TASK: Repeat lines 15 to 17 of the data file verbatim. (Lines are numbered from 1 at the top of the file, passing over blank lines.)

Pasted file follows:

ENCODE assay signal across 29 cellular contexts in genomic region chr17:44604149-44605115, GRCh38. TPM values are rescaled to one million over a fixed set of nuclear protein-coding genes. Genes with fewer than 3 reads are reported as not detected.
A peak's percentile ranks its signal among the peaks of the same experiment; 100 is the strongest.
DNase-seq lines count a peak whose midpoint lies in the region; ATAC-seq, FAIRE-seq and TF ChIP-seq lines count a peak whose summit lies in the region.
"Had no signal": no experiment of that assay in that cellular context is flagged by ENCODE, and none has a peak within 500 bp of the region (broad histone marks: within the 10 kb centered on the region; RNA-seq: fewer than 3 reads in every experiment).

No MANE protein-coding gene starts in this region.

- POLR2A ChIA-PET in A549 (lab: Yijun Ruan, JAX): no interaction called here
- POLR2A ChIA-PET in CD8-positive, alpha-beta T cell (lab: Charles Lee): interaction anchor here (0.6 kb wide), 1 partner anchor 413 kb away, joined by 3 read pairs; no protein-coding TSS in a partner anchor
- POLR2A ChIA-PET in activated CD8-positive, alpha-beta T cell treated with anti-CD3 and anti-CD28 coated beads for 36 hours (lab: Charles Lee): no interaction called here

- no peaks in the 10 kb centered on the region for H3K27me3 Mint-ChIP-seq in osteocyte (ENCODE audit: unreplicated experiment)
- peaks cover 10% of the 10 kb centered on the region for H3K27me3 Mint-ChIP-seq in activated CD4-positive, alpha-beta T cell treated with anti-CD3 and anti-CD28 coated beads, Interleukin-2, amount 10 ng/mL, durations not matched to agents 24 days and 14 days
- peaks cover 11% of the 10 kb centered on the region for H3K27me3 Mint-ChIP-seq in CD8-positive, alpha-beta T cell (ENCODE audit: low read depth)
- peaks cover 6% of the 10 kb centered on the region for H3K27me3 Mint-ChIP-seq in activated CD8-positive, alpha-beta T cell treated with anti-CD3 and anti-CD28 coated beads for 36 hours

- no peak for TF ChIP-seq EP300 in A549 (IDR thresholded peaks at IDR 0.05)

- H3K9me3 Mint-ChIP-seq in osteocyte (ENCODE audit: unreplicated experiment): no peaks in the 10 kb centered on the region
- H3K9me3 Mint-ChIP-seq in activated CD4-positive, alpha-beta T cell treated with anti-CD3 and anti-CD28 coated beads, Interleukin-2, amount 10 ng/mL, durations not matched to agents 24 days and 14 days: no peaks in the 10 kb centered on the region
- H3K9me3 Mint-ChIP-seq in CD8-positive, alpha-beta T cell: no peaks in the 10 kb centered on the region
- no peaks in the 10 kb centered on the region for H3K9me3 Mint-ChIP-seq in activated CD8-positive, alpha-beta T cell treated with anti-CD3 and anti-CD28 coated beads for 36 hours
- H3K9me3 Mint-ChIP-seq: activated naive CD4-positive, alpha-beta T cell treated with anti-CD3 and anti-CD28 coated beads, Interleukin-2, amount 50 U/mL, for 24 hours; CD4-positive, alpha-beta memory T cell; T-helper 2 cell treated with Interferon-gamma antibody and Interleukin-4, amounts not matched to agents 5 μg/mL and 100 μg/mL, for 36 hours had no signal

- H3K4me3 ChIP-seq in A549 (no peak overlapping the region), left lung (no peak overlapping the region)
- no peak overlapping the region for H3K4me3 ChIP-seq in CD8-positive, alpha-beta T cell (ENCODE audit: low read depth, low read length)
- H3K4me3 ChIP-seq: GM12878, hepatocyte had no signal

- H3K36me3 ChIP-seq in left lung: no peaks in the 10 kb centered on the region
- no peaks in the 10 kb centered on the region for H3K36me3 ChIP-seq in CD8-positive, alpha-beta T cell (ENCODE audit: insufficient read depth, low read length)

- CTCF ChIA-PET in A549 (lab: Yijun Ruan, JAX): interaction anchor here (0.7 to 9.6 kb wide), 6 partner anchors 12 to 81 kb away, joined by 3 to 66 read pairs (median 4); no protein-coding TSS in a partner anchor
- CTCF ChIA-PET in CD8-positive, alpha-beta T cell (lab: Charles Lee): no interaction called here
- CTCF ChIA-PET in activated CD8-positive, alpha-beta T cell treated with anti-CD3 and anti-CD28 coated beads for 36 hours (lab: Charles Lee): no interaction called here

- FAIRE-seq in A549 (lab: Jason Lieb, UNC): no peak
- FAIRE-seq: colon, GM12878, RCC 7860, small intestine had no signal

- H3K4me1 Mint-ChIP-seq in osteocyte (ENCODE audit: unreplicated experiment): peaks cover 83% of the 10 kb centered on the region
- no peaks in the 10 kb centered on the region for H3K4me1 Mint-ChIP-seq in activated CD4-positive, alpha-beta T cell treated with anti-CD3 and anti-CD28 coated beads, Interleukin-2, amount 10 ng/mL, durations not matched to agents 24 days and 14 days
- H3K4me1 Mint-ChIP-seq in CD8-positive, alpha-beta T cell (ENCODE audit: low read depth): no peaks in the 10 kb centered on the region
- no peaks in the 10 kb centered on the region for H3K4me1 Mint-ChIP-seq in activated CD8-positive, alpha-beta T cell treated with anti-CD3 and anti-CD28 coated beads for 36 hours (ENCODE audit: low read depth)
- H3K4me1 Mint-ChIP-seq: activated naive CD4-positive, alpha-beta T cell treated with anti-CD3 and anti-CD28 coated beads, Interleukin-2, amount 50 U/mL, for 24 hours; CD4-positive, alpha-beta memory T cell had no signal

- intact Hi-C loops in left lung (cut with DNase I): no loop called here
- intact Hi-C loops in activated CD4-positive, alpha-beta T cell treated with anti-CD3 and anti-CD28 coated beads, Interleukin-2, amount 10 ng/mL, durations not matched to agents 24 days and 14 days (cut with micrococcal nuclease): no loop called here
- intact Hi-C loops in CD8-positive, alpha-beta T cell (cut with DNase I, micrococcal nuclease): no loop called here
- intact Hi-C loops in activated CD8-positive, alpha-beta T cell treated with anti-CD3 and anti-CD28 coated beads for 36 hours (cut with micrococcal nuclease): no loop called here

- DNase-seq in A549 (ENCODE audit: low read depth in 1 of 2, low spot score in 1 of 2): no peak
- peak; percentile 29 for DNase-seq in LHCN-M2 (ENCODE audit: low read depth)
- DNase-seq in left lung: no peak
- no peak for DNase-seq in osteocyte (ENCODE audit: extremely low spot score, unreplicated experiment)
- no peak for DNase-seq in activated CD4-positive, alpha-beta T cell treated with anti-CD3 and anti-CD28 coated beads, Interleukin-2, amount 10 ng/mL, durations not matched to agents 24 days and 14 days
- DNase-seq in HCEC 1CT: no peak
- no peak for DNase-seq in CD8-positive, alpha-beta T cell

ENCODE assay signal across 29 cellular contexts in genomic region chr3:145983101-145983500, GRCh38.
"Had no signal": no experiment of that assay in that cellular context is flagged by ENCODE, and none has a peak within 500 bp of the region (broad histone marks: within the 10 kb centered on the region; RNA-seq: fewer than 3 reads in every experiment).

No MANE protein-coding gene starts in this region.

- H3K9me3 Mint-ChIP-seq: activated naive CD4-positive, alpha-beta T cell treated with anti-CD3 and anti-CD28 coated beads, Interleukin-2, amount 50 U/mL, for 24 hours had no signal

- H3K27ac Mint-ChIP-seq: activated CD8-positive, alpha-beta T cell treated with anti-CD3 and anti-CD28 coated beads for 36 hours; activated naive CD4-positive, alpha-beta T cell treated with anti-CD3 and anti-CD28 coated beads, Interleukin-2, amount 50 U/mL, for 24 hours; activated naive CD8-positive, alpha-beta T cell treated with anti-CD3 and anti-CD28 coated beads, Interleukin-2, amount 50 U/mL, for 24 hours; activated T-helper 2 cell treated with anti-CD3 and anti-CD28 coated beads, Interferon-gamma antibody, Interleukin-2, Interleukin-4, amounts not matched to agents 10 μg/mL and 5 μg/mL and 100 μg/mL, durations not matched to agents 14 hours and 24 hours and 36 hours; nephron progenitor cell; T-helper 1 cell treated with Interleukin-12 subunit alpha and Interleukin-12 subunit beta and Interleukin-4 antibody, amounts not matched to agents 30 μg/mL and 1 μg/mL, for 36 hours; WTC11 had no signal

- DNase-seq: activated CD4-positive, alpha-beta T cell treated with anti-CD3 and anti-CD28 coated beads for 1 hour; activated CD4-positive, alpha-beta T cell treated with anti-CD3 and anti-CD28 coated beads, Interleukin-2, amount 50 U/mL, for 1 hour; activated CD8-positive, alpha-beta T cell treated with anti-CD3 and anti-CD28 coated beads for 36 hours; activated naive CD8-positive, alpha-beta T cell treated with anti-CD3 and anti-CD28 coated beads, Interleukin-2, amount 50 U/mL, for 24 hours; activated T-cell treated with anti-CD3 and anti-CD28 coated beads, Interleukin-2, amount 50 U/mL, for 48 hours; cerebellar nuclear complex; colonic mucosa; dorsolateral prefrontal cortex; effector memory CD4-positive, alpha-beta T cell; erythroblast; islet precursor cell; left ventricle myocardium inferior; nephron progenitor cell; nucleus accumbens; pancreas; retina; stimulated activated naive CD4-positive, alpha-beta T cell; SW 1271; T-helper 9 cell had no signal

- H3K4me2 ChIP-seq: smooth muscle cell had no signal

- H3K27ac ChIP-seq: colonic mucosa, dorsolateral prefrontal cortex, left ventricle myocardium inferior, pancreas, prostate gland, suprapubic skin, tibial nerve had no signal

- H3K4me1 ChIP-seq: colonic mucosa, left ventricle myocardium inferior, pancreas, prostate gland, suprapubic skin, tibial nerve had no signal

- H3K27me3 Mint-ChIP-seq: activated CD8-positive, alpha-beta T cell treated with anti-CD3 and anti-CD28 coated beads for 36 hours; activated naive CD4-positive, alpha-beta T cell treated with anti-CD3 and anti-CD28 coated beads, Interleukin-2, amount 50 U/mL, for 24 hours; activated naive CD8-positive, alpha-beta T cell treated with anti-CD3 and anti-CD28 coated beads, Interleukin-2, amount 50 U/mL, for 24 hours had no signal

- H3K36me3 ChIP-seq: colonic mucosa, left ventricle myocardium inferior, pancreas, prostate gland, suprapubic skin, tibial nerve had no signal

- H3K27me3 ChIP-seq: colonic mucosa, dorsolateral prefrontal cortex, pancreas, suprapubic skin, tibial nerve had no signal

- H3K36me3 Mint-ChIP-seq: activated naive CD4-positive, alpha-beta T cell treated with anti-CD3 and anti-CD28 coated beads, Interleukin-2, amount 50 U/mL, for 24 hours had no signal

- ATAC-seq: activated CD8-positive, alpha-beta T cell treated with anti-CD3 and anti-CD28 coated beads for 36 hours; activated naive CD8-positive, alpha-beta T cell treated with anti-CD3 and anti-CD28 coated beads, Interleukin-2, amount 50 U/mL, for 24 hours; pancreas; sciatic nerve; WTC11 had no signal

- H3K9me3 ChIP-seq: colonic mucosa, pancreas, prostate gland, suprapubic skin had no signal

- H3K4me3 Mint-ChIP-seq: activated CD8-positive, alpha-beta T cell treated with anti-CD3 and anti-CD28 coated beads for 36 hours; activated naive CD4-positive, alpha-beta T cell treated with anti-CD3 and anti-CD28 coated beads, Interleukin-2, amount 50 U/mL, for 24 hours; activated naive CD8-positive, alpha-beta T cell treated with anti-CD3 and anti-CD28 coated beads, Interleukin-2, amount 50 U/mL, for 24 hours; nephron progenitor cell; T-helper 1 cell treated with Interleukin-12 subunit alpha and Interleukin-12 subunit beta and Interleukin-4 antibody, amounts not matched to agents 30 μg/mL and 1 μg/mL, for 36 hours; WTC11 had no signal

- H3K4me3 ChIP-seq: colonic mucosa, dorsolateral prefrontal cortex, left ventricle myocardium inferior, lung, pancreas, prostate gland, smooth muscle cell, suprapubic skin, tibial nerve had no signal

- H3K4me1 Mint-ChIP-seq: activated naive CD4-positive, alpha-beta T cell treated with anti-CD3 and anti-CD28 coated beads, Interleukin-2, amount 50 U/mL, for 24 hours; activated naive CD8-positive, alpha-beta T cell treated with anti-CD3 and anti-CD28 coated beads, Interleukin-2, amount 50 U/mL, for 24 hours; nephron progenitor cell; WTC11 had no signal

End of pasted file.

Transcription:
- H3K9me3 Mint-ChIP-seq in activated CD4-positive, alpha-beta T cell treated with anti-CD3 and anti-CD28 coated beads, Interleukin-2, amount 10 ng/mL, durations not matched to agents 24 days and 14 days: no peaks in the 10 kb centered on the region
- H3K9me3 Mint-ChIP-seq in CD8-positive, alpha-beta T cell: no peaks in the 10 kb centered on the region
- no peaks in the 10 kb centered on the region for H3K9me3 Mint-ChIP-seq in activated CD8-positive, alpha-beta T cell treated with anti-CD3 and anti-CD28 coated beads for 36 hours